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dc.contributor.advisorThayer, Julian
dc.creatorWilliams, DeWayne
dc.creatorPlaskett, Sean
dc.date.accessioned2013-06-19T13:36:59Z
dc.date.available2013-06-19T13:36:59Z
dc.date.issued2010-05-12
dc.identifier.urihttp://hdl.handle.net/1811/55022
dc.descriptionPsychology: 3rd Place (The Ohio State University Denman Undergraduate Research Forum)en_US
dc.description.abstractThe study of reaction time to attention evoking stimuli is one to the oldest, yet consistently used paradigms in cognitive psychology. One variation of this paradigm is the Simon Effect task, during which individuals must respond to a stimuli that is consistent (congruent) or inconsistent (incongruent) with positioning. Interestingly, research has suggested that an index of cardiovascular health and flexibility (Heart Rate Variability|HRV) may predict performance on cognitive tasks such as the Simon Effect. This work suggests that communication between the heart and brain may serve much more complex functions than just heart rate regulation. In the present study we sought to support this notion using this attentional task. We predicted that individuals with higher resting HRV would show better performance on the cognitive task. Continuous heart rate data was collected using an exercise heart rate monitor (i.e. Polar watch) from 18 participants who completed a resting baseline period during which they sat quietly in a laboratory room, the Simon Task, and a recovery period. HRV was calculated for the baseline period of each participant; reaction times were computed for congruent/incongruent trials of the Simon Task. Means were compared using a factorial Analysis of Variance, First obtaining the median value for resting HRV and classified participants as either High HRV or Low HRV at baseline based on their position above or below the median; second, looking for potential gender differences in task performance. Analyses revealed a significant interaction between gender and HRV groups; males with High baseline HRV displayed slower mean reaction times whereas High HRV females exhibited faster reaction times. This pattern was reversed in the Low HRV groups for both genders. Our findings are partially consistent with previous research and further suggest that gender may be an important factor in using HRV as a predictor of cognitive performance.en_US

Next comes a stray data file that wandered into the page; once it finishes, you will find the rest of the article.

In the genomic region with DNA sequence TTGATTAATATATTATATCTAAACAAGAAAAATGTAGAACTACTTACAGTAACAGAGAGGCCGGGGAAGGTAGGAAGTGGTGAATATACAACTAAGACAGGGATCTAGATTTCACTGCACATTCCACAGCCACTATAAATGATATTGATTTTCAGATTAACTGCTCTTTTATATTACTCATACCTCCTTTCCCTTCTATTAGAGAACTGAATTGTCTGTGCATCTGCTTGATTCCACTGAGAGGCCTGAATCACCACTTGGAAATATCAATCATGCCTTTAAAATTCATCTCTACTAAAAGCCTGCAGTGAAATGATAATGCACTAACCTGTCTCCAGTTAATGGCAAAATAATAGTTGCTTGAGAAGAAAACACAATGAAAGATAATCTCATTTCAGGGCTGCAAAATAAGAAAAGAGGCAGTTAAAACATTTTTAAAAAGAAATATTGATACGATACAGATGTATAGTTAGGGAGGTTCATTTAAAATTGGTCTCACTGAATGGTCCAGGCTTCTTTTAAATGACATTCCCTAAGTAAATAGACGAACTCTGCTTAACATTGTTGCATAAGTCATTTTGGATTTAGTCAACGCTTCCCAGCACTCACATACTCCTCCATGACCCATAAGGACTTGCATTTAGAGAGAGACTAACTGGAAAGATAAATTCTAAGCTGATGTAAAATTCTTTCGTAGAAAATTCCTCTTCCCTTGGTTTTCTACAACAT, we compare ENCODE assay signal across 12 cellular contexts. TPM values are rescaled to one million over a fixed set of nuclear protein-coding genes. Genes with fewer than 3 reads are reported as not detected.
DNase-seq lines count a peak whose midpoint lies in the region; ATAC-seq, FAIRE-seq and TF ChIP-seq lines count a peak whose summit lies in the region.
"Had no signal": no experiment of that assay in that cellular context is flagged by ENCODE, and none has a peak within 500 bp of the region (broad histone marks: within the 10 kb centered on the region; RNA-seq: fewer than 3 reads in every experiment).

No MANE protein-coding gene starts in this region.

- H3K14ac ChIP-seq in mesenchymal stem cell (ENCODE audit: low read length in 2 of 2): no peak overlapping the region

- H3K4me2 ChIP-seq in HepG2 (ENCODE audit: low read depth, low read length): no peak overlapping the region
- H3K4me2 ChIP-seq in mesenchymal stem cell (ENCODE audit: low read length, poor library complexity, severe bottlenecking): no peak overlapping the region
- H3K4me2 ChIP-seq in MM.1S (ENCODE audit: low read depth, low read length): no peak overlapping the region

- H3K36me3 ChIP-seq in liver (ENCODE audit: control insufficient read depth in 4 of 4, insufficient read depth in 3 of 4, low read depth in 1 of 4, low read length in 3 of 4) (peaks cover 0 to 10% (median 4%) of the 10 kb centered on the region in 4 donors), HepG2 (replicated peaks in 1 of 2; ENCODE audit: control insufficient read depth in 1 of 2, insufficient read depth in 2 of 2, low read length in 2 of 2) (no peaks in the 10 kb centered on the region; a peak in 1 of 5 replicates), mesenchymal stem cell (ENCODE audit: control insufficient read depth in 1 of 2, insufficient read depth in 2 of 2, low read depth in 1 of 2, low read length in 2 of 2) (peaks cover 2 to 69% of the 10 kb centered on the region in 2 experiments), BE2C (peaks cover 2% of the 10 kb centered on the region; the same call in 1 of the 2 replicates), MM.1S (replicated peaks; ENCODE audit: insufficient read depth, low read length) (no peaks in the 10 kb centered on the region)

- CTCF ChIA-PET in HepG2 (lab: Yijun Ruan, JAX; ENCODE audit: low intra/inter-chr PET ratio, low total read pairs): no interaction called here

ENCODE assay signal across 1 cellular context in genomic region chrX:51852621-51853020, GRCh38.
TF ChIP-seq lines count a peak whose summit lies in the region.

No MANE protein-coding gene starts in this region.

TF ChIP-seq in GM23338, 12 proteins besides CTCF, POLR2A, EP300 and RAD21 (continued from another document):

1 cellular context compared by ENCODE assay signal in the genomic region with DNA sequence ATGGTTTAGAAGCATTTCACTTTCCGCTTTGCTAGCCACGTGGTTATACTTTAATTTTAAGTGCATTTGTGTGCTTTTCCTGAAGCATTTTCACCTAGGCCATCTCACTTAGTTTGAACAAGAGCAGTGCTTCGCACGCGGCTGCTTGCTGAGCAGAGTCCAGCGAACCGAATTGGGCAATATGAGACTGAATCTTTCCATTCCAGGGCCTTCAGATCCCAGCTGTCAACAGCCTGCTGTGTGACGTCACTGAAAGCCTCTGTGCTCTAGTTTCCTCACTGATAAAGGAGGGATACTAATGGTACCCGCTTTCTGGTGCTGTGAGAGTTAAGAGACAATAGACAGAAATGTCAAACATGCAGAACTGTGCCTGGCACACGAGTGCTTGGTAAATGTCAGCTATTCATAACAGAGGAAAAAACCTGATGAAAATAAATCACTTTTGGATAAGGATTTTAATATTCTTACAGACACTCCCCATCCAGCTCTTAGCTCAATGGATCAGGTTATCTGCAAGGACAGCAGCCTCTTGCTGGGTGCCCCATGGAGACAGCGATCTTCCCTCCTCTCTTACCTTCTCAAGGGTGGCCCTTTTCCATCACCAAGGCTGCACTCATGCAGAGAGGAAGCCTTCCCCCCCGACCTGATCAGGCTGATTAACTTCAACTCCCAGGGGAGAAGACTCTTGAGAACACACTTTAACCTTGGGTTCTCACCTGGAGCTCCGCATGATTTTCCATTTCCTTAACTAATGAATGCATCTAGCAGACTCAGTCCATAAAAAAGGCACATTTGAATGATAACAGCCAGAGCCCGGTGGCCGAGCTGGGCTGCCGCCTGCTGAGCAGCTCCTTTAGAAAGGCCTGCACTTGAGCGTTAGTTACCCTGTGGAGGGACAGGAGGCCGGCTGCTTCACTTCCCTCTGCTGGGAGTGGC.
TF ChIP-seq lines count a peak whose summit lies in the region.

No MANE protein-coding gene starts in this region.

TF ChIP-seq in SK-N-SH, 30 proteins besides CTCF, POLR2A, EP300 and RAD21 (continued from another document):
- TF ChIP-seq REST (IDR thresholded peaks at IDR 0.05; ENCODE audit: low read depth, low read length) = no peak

dc.language.isoen_USen_US
dc.relation.ispartofseries2010 Richard J. and Martha D. Denman Undergraduate Research Forum. 15then_US
dc.subjectCognitionen_US
dc.subjectHeart Rate Variabilityen_US
dc.subjectIndividual Differencesen_US
dc.subjectGenderen_US
dc.subjectEthnic Differencesen_US
dc.titleInteractions of Heart Rate Variability and Gender on Cognitive Performanceen_US
dc.typePresentationen_US
dc.type.genrePosteren_US
dc.rights.ccAttribution-NoDerivs 3.0 United Statesen_US
dc.rights.ccurihttp://creativecommons.org/licenses/by-nd/3.0/us/en_US
dc.description.academicmajorAcademic Major: Psychologyen_US


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